Ecclestone Admits Bribe Case Could End His Reign As F1 CEO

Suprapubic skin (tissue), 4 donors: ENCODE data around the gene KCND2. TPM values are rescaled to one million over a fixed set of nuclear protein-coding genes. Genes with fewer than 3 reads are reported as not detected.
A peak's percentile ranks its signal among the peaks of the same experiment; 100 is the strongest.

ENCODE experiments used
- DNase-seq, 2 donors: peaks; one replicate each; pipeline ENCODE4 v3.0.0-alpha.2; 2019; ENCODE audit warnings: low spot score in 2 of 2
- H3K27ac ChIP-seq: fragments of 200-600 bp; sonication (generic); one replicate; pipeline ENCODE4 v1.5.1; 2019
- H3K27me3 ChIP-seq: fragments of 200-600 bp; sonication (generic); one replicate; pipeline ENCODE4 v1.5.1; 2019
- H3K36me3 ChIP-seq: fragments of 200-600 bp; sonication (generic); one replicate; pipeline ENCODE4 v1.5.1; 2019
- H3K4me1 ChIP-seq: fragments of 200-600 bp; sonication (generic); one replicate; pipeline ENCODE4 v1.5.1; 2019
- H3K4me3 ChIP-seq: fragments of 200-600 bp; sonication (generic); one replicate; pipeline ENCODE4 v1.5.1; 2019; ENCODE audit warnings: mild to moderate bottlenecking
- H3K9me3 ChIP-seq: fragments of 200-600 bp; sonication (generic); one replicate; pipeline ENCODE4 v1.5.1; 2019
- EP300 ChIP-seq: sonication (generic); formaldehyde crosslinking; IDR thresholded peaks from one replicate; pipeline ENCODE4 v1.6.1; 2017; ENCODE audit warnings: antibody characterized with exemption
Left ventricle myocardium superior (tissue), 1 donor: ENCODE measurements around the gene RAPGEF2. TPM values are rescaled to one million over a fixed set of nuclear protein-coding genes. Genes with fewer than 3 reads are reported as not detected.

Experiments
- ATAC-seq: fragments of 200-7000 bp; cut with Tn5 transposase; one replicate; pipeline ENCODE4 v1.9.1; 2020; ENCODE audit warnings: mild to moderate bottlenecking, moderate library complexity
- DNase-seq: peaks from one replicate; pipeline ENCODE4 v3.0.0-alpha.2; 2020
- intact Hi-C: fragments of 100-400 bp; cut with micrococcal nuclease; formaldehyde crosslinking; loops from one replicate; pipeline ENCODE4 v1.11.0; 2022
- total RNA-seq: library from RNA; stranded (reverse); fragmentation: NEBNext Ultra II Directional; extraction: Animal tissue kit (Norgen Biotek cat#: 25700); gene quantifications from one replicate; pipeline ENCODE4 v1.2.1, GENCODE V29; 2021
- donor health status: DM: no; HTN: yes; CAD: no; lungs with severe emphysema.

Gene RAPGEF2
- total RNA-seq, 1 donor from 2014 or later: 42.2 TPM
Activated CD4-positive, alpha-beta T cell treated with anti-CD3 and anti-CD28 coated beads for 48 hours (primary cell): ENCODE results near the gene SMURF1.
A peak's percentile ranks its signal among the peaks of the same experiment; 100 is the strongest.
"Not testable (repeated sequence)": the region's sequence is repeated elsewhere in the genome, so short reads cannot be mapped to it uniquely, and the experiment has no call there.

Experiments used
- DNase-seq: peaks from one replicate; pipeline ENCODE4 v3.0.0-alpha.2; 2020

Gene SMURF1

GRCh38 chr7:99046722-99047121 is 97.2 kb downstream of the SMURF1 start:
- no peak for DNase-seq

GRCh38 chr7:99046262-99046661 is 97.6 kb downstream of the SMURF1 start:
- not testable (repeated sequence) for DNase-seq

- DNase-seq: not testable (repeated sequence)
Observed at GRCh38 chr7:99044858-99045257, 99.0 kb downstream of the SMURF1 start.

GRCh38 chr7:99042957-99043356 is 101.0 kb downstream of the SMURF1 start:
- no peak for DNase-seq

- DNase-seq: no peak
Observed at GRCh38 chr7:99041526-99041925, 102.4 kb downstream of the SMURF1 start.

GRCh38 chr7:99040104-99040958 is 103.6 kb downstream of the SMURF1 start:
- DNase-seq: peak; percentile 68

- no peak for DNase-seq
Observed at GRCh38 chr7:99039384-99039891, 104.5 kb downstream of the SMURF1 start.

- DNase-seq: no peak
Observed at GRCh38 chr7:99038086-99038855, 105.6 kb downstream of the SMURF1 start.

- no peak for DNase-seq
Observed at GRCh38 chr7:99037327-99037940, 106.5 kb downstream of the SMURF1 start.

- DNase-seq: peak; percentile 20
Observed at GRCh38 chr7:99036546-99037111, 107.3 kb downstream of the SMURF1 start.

F1 CEO Bernie Ecclestone has spoken for the first time about how his reign "could be threatened if he is charged in a bribery case" in Germany surrounding the $1.6B sale of the motor racing series to private equity firm CVC in '06, according to Christian Sylt of the London TELEGRAPH. Ecclestone said CVC "will probably be forced to get rid of me if the Germans come after me." He said, "It’s pretty obvious, if I’m locked up." Although he is "still being investigated by the Germans, he has not been charged." Ecclestone has admitted paying Gribkowsky, "but denies it was a bribe." Instead, Ecclestone said that the banker had threatened that if he were not paid, he would give U.K. tax authority HMRC "alleged details" of Ecclestone’s tax affairs. Ecclestone’s comments "follow a stinging attack last week" by Ferrari Chair Luca di Montezemolo, who said: "The era of the one-man show cannot continue. We are slowly approaching the end of a period characterised by the style of one man who has done significant things." As part of the plans for the stalled $10B flotation of F1, CVC had contacted head-hunting agency Egon Zehnder to "draft a short-list of potential replacements." Ecclestone, 82, insists that this "doesn’t indicate that CVC has any intention of getting rid of him." Ecclestone: "They said they had hired a head-hunter to find somebody in the event that I was not going to be there -- if I was going to die or something. It is the normal thing they do to keep people happy" (TELEGRAPH, 12/29).